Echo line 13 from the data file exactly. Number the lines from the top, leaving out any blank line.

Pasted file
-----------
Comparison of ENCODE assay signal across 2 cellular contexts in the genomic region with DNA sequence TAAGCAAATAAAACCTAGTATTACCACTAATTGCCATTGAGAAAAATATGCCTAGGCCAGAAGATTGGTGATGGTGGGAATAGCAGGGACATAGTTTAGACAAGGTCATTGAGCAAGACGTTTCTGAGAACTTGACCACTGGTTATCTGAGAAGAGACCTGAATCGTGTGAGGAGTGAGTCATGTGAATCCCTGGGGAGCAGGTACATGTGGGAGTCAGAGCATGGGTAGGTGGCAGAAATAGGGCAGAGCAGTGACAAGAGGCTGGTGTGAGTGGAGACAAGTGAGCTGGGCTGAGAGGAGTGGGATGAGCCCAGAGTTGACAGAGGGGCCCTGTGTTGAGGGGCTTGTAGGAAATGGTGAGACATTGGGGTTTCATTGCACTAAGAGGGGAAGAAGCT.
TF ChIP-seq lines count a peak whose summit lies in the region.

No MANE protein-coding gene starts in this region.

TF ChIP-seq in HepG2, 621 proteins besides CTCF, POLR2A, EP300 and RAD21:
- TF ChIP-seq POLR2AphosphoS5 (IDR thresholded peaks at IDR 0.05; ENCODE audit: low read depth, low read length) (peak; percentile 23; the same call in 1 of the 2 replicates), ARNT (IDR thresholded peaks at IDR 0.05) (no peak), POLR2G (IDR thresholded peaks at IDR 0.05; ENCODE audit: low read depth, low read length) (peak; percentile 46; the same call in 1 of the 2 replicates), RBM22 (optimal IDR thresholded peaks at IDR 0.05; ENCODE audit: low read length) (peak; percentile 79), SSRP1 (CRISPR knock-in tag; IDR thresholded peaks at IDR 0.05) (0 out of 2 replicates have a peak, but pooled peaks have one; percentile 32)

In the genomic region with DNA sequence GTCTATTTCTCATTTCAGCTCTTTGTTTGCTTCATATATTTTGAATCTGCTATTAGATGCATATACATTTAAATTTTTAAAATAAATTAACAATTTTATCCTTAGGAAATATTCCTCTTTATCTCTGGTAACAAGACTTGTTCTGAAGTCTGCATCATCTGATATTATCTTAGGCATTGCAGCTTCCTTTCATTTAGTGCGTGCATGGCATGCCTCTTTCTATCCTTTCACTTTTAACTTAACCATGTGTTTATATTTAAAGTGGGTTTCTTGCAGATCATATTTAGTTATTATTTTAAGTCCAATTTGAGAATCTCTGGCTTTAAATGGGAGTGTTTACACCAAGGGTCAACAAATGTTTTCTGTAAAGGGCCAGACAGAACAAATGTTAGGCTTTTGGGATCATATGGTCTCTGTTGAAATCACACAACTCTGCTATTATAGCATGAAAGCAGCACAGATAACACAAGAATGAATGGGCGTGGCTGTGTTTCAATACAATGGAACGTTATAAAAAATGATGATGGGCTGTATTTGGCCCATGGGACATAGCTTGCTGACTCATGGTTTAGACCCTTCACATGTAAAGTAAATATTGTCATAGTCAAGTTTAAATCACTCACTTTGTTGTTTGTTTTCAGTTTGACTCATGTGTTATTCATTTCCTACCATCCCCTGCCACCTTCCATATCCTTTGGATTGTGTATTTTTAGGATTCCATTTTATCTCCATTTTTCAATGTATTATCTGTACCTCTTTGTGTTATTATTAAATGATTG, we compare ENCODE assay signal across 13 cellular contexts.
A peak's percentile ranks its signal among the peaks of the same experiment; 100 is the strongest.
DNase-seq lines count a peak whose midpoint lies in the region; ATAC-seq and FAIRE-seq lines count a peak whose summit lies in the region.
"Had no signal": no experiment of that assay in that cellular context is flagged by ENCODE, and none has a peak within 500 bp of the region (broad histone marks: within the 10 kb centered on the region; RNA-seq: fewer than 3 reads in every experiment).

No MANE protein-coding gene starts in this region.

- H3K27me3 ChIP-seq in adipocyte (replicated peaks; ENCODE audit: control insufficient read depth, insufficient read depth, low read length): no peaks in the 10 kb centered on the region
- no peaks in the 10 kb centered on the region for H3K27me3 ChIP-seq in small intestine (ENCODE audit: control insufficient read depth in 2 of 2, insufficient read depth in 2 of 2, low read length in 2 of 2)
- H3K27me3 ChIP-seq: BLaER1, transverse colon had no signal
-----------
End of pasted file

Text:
- H3K27me3 ChIP-seq: BLaER1, transverse colon had no signal